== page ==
Sensory Problems and Over-identification

Some children referred to special education for SLD evaluations have undiagnosed sensory problems — vision, dyslexia and hearing.

“According to research, as many as 75% of children that are considered learning disabled have clinically significant visual problems. Yet, these children are often labeled as having a specific learning disability, dyslexic or as having ADD before vision is ruled out as a possible contributory factor. Once labeled and eligible for special education services, most of the time good visual skills are NOT a goal listed on an Individual Education Plan set forth by Multi-Disciplinary Teams” (Vision Association, 2009).

“Dyslexia is a specific learning disability that is neurological in origin. It is characterized by difficulties with accurate and/or fluent word recognition and by poor spelling and decoding abilities….About 13–14% of the school population nationwide has a handicapping condition that qualifies them for special education. Current studies indicate that one-half of all the students who qualify for special education are classified as having a learning disability (LD) (6–7%). About 85% of those LD students have a primary reading and spelling tasks, especially with excellent instruction, but later experience their most debilitating problems when more complex language skills are required, such as grammar, understanding textbook material, and writing essays” (Dyslexia, 2001).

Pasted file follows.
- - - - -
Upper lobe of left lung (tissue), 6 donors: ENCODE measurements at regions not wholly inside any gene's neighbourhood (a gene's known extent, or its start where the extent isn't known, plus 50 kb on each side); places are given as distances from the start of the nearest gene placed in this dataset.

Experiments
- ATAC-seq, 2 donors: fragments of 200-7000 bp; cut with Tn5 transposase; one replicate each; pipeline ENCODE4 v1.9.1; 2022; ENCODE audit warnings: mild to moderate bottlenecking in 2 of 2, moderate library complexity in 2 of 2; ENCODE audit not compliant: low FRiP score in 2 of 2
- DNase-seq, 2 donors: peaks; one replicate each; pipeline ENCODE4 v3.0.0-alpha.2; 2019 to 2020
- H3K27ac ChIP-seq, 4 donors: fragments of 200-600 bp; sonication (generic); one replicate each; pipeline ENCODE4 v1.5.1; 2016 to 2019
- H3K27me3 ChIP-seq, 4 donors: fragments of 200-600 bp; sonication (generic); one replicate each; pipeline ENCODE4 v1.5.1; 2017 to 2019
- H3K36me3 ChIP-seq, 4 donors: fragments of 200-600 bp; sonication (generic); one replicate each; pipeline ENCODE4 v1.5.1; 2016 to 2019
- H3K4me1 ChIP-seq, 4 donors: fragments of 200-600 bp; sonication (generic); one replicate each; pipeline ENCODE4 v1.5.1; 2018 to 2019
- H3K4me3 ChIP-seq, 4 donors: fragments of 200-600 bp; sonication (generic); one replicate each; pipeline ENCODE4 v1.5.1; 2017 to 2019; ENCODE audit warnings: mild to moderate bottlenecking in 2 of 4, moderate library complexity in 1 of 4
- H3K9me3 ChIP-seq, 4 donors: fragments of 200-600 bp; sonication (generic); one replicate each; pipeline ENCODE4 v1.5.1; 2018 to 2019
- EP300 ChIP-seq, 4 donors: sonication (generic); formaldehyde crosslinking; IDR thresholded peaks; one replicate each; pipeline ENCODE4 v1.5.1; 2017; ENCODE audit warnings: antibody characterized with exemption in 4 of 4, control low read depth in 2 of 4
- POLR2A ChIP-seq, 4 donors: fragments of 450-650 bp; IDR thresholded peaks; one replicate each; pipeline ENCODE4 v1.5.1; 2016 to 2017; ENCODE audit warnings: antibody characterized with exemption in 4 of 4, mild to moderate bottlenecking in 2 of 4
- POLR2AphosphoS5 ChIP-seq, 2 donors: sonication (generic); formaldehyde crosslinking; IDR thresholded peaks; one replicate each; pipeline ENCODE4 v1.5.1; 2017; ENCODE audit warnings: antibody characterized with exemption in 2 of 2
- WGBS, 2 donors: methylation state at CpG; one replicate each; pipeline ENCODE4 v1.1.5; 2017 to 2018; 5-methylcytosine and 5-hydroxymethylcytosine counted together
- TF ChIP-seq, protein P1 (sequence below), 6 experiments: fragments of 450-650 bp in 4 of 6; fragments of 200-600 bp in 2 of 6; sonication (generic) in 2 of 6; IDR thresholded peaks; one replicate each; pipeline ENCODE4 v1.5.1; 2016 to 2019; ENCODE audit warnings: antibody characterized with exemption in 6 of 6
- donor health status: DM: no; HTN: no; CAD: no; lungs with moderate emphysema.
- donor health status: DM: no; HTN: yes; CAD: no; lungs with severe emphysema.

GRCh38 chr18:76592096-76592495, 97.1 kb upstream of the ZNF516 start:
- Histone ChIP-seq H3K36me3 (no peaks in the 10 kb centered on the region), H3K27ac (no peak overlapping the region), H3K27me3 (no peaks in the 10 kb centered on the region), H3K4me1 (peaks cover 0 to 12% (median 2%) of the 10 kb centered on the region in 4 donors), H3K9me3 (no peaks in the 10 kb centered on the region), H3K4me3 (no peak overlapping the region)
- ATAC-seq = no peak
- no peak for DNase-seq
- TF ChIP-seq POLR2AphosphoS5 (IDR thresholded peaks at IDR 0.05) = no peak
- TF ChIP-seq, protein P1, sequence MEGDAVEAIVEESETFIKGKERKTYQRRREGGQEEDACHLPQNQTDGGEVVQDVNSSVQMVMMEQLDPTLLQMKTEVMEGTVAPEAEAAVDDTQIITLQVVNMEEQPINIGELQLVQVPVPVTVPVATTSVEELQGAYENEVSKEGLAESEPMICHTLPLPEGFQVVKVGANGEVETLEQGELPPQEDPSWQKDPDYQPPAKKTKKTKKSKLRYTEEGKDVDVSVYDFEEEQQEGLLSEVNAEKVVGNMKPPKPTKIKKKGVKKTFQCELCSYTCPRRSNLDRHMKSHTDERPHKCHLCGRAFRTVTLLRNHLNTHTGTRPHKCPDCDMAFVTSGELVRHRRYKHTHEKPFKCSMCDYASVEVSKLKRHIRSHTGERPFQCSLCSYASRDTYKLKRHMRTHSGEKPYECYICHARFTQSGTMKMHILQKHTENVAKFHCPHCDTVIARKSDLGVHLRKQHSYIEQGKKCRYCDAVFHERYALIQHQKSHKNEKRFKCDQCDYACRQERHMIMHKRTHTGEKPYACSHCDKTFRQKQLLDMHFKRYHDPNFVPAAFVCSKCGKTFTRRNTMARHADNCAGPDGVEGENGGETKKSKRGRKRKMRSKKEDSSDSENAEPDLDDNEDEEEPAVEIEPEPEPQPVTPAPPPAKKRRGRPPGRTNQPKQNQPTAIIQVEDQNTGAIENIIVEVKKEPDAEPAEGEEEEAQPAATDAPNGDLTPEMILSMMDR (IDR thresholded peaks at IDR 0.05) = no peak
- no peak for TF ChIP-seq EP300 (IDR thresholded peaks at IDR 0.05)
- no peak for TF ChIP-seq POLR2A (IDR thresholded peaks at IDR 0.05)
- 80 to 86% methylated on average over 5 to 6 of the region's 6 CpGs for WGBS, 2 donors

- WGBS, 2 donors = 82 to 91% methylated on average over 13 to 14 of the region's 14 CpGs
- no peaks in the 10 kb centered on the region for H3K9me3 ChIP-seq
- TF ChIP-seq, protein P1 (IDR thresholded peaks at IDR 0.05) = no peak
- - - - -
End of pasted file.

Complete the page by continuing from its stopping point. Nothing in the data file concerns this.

Schools screen for hearing problems but some go undetected. There are periodic ear infections reducing alertness and learning ability. Follow-up audiology is not carried out. Poor hearing-aid maintenance lets the hearing problem impact classroom communication.

“Childhood hearing loss is a very common problem within our schools. There are an estimated 8 million children in North America who have some degree of hearing loss. Even a very mild loss can affect how a student learns. Every teacher in the early elementary school can expect to have one-fourth to one-third of his or her students without normal hearing on any given day. Children spend at least 45% of their day engaged in active listening activities. It is obvious that teachers need to be aware of the impact such a loss can have on learning” (MSN Education).

Hearing problems mimic attention deficits.

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